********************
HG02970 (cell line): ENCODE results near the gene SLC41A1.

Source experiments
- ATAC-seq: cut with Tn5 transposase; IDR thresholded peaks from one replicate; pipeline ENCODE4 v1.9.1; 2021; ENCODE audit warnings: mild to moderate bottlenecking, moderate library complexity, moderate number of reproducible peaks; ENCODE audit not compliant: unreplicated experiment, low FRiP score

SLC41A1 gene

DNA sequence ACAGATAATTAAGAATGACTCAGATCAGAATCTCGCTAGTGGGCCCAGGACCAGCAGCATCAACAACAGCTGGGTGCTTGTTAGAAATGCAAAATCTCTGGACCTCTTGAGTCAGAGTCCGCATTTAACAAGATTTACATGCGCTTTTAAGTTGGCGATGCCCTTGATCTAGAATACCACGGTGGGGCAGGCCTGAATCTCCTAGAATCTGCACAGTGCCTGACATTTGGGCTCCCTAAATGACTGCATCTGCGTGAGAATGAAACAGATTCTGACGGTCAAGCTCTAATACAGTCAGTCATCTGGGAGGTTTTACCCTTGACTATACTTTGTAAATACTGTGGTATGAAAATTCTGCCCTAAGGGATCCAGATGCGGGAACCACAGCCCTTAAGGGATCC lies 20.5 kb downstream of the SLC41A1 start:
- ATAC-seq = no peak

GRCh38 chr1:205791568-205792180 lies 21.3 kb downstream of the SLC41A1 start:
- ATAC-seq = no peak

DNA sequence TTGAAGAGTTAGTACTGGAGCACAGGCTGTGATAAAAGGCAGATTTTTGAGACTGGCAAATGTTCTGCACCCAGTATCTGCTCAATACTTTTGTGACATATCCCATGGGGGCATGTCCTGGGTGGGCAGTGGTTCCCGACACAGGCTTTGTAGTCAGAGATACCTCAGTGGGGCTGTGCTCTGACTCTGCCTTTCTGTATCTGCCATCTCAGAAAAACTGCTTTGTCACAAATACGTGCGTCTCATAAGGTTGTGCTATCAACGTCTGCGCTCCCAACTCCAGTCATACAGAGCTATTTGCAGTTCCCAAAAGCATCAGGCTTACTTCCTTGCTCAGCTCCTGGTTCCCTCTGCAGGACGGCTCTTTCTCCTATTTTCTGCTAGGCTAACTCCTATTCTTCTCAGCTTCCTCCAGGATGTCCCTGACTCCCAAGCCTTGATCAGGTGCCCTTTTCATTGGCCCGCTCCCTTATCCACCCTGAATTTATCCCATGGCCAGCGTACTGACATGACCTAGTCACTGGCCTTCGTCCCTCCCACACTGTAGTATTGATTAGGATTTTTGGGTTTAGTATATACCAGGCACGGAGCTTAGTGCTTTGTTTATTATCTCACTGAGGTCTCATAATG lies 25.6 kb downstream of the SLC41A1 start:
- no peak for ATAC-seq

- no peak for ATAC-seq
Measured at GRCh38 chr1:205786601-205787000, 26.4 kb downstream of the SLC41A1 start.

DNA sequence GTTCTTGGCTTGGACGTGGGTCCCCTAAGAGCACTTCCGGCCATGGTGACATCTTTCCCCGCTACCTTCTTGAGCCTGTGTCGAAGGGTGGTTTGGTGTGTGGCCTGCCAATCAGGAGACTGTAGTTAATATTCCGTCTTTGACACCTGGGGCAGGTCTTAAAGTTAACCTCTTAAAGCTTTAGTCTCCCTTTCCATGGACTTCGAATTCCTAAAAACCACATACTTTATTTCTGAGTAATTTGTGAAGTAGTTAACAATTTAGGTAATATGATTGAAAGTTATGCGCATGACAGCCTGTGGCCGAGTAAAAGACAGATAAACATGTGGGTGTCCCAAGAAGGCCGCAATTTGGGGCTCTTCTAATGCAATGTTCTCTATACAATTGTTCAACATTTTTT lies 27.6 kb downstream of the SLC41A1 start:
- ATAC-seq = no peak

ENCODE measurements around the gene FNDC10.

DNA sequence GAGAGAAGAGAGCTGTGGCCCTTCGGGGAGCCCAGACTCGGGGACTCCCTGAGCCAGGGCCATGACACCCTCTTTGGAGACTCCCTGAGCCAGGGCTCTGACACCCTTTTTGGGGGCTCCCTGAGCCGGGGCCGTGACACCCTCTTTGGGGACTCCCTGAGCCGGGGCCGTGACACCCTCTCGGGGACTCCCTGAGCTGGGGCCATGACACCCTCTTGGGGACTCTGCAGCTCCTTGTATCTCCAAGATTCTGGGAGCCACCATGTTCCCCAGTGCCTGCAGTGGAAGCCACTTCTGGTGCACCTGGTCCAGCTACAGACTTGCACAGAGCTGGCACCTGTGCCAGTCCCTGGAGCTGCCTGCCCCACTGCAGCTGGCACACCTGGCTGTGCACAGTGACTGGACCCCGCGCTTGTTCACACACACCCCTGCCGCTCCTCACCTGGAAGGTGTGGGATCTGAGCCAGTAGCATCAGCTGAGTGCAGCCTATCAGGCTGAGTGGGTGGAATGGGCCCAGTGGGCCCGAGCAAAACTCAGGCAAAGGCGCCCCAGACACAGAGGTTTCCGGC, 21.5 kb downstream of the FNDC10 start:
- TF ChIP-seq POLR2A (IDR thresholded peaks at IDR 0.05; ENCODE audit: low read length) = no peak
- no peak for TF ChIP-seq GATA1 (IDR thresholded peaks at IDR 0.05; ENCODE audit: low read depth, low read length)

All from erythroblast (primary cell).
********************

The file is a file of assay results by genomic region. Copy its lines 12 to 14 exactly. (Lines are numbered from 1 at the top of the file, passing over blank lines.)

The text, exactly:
Measured at GRCh38 chr1:205786601-205787000, 26.4 kb downstream of the SLC41A1 start.

DNA sequence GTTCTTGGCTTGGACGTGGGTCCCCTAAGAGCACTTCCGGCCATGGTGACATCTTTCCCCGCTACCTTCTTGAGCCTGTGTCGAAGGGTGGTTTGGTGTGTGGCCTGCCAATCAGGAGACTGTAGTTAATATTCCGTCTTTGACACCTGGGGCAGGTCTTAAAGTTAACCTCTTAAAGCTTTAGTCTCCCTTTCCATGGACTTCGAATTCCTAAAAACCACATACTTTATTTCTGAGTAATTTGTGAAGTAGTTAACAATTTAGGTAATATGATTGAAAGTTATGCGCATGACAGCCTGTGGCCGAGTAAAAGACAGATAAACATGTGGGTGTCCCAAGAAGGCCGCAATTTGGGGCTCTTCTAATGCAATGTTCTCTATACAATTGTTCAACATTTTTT lies 27.6 kb downstream of the SLC41A1 start:
- ATAC-seq = no peak